by Randal Sumner
Over the last
twenty-two years I have taken at least one trout bum trip a season. I am the
only long-term survivor of these trips. There are a lot of reasons the
personnel has changed over the years: work, family, golf, mental illness. There are all kinds of excuses not to set
aside a week or two aside for fishing, none are reasonable except death.
For many years we
went to Southwest Montana to camp and fish the Big Hole and Beaverhead Rivers.
These were the years before the drought that has damaged both these famous
fisheries. If you want trout, you need water itís the main ingredient, water.
Well that and bugs.
This is the tale of one of those trips and a
fisherman named Tom, not his real name and the perils of his last trip with me.
problems started the first evening after we arrived and set up camp. As we got
our waders and gear together Tom discovered that the new pair of waders he had
purchased before leaving were the wrong size. Never one to dwell on the details
he had bought a pair of waders that were a bit to large; standing with his feet
in the knees, the rest of the legs were lying in the dirt two feet in front of
him. I loaned him a pair of old neopreames and told him they had a leak or two.
Later that evening we fished him out of the
river; apparently the waders filled with water and pulled Tom under.
A couple days
later the rest of us were out fishing and Tom decided to do a little cooking or
to be precise BBQing with my little propane BBQ we affectionately called The
Bomb. Tom apparently turned the gas on and waited a while before lighting the
incendiary device and the explosion burned off most of his hair and eyebrows.
He smelled like a singed chicken and looked like one of those cat breeds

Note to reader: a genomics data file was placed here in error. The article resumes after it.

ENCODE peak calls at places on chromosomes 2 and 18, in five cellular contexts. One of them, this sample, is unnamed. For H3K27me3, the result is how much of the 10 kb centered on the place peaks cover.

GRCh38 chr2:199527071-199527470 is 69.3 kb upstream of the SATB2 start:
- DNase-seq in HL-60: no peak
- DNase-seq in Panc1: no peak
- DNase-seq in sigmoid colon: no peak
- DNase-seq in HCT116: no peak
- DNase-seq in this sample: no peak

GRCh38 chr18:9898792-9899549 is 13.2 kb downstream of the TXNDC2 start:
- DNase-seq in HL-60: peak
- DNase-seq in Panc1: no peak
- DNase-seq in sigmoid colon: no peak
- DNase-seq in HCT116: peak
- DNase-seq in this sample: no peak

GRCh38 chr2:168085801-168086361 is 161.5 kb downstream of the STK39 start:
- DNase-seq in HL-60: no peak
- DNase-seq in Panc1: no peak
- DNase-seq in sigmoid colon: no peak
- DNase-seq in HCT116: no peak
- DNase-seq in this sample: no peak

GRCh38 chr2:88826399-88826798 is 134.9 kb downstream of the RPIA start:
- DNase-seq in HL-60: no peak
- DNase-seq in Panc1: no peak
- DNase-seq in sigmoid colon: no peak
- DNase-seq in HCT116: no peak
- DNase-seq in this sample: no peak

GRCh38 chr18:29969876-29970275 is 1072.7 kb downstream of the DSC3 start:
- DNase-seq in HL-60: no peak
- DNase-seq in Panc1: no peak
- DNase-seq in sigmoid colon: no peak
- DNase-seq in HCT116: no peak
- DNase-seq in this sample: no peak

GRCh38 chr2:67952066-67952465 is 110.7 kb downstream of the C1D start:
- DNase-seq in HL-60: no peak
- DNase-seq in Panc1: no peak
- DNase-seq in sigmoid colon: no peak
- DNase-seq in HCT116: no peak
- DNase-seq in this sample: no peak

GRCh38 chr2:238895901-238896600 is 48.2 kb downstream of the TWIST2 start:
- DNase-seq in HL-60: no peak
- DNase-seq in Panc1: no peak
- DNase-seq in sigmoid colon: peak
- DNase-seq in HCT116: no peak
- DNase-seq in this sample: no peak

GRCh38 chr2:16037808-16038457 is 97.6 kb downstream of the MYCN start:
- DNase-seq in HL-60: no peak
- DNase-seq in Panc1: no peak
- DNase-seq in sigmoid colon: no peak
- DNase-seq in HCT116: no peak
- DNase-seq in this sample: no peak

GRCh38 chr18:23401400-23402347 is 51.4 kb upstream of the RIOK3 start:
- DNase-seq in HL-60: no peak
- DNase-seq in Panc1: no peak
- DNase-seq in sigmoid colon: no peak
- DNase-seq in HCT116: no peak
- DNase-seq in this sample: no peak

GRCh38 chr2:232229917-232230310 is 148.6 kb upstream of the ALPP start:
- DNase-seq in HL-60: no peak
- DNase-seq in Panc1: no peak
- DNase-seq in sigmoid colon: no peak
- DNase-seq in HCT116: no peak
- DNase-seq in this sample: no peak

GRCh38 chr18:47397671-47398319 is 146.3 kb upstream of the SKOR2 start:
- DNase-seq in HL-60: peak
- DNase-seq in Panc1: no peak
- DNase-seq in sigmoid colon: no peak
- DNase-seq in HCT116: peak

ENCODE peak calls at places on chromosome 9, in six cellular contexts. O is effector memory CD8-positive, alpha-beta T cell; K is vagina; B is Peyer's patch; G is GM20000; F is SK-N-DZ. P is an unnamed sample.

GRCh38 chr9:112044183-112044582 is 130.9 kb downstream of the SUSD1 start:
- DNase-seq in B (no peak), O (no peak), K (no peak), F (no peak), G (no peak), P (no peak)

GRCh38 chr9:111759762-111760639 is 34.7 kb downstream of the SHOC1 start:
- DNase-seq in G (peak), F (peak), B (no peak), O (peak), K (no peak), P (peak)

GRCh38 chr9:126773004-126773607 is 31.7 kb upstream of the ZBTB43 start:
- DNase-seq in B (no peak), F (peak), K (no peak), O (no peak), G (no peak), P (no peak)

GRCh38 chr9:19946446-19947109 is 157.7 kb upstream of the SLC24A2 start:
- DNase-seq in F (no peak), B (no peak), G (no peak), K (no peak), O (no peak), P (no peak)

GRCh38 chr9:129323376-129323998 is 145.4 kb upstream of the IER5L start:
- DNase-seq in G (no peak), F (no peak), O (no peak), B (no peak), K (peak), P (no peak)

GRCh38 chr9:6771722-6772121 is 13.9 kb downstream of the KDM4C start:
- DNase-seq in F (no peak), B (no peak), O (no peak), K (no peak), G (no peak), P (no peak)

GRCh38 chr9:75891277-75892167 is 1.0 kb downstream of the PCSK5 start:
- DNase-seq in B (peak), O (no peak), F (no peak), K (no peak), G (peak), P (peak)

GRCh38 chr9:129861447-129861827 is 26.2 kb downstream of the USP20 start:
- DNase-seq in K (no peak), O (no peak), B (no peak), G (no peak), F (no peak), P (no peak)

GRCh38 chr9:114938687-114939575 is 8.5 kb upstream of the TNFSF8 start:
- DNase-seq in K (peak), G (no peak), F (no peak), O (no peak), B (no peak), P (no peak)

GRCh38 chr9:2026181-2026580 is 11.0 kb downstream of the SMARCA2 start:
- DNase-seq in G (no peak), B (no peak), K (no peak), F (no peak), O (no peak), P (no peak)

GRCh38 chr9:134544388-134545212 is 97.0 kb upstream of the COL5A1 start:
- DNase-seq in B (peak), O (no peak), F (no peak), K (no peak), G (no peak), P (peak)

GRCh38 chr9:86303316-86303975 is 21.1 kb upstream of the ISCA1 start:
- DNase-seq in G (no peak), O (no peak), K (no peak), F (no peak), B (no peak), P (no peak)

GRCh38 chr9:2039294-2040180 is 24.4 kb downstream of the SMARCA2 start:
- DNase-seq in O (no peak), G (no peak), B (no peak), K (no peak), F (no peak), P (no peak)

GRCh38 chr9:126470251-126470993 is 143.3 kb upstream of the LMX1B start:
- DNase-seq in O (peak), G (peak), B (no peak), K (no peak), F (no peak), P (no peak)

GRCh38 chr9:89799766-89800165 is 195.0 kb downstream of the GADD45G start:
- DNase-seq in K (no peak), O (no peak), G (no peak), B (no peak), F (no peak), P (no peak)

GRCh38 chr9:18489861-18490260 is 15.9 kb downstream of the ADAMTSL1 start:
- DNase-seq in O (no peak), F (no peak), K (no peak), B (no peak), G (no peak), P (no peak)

without any hair. Toward the end of our trip we
decided to rent a raft and float the Big Hole. It was perfect September day
without a cloud in the sky and air temps in the 80ís. Four of us piled into the
raft with our gear including waders and jackets, the Big Hole is located on the
Continental Divide and a storm blows through almost every day, it can get nasty
Tom wore a pair of cotton shorts and a
Like some weird clockwork at 2:00 the skies
darkened, the temperature dropped and it began to rain and hail. We happened to
be on a gorgeous flat at the time and got out to fish the Mayfly hatch that has
to happen in these conditions. The bugs came off on schedule and the trout were
churning the water. When the hatch was over I looked back to see Tom huddled
under a bush, drenched to the bone and shaking like a wet bald cat with blue
We gave him all the clothes we could spare
and continued down river. As it got dark Tom was really in tough shape he was
even wearing an old orange life jacket trying to get warmed up, my guess is he
had a dose of hypothermia. When we finally we arrived at the take out, Tom
chucked the life jacket in the river and ran to the truck. Wrapped in an old
oily blanket he talked to himself all the way back to camp. By the time we had
returned the raft and most of the life jackets it was pretty close to midnight
and we decided on a quick dinner of chilidogs.
Now here is the amazing part of our day, we
all watched Tom eat four enormous dogs in two minutes then go to sleep standing
That was the last
trip Tom ever went on with me, and I guess I understand, a trip like this is
not with out its low moments. But between the near drowning, lighting himself
on fire and hypothermia I really think he had a good time.